We instinctively react negatively to decay – perhaps because it reminds us of our own all too brief presence here – but we understand it is at the root of all progress when we think about it.
Growth is a poor substitute for progress. On the contrary, progress takes the best of what is and what we are, combines it with the best of its surroundings, and produces something new and more evolved. Growth pays little respect for what feeds it, whereas progress does. The logical result of our growth-based economic model is one person, one their own, on a barren planet. We can be confident of that because we can see the minimum viable prototypes playing in their private spacecraft.
Progress requires interaction with our surroundings in ecosystems – webs of interdependency – that recognise we are part of a process, not designers of process.
According to the World Bank, the average per capita GDP for the world’s human population is around $8,000. The average high income is $44,000, middle $4,800 and low $820. Growth depends on making those gaps bigger – the one-person model whilst progress would be making them smaller – the abundance model. A healthy reality would be moving towards that.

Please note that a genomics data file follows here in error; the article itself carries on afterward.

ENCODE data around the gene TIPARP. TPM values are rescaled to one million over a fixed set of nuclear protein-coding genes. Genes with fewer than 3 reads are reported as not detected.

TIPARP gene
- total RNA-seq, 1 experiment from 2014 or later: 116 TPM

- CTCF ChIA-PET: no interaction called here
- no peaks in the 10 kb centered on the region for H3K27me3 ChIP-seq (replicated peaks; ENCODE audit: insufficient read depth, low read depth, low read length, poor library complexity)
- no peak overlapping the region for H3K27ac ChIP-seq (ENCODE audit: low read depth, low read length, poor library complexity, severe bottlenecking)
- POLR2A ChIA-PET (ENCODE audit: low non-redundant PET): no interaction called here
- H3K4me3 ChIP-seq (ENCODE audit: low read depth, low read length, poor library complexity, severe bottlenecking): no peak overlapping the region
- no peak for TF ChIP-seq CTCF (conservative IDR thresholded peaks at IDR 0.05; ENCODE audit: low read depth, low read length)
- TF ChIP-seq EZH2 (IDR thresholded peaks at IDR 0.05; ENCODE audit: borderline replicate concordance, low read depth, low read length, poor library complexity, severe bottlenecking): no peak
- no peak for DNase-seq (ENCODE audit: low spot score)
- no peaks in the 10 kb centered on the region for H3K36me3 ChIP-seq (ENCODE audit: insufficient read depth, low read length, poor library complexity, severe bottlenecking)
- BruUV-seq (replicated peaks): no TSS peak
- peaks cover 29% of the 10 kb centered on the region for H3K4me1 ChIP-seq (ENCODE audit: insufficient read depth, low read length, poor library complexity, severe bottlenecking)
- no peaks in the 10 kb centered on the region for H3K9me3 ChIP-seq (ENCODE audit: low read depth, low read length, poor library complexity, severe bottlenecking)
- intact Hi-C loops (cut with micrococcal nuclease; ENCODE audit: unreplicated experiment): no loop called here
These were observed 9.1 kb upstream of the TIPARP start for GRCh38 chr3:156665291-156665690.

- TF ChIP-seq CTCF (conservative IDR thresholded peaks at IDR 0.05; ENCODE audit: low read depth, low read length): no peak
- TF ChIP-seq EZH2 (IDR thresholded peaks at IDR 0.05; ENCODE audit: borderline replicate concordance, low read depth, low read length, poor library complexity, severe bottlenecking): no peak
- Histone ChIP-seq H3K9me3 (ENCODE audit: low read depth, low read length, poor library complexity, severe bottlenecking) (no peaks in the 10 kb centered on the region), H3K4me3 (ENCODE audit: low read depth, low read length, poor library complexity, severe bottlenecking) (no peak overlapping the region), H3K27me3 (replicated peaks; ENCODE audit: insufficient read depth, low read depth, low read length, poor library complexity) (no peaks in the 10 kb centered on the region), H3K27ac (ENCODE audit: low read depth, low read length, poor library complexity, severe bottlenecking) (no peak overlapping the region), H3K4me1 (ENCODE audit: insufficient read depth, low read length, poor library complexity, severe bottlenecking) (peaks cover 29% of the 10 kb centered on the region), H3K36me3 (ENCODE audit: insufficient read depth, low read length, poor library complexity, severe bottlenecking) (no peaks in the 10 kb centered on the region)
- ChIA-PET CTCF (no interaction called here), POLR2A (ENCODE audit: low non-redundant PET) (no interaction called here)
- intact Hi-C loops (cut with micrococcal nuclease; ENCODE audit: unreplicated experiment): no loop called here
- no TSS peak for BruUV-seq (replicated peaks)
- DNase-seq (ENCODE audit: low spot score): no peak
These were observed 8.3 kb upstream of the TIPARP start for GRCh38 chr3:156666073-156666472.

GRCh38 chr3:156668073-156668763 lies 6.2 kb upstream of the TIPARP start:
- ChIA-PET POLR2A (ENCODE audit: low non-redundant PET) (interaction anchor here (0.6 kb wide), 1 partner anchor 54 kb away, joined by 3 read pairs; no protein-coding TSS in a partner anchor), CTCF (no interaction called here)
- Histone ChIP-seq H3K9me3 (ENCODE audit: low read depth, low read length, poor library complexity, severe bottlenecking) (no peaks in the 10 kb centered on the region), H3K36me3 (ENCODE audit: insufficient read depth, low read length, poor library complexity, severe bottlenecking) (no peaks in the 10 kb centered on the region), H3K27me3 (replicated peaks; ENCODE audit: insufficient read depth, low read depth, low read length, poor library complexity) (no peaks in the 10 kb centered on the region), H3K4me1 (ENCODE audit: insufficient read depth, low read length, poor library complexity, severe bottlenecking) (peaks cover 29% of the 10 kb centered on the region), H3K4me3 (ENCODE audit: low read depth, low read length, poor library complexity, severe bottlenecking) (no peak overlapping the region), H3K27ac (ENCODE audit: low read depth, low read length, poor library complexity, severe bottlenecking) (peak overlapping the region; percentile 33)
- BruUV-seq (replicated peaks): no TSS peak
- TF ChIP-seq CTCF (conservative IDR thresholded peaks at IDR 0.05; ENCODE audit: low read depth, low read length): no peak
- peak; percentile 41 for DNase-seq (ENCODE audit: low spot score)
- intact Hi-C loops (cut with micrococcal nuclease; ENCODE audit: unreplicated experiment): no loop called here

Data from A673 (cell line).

I wonder what would happen if money decayed inexorably? In Sacred Economics, Charles Eisenstein plays with this idea, amongst many others, in what I find an increasingly persuasive argument. Frighteningly challenging to adopt, but then frightening is the real root of innovation. Almost all innovation we currently laud is tinkering – born of a desire for more, not necessity. Real innovation is born for a desire to survive – being given an impossible problem that has to be solved in a seemingly impossible time frame with extinction the price of failure. Evolution is very, very good at it.
We have created things that do not decay easily, from plastics to the corporations that manufacture and sell them. Socially, we have created money which we expect, an inorganic good that somehow we hope will grow of its own accord. And, psychologically, we have created artificial fear that we are somehow not good enough.
Decay is a powerful tool for progress. We would do well to grow into understanding and respecting the truth of that.
his thirteen-minute summary by Charles Eisenstein provides food for thought, whether you agree with it or not. I believe it to be nearer the mark than the worship of asymmetric growth.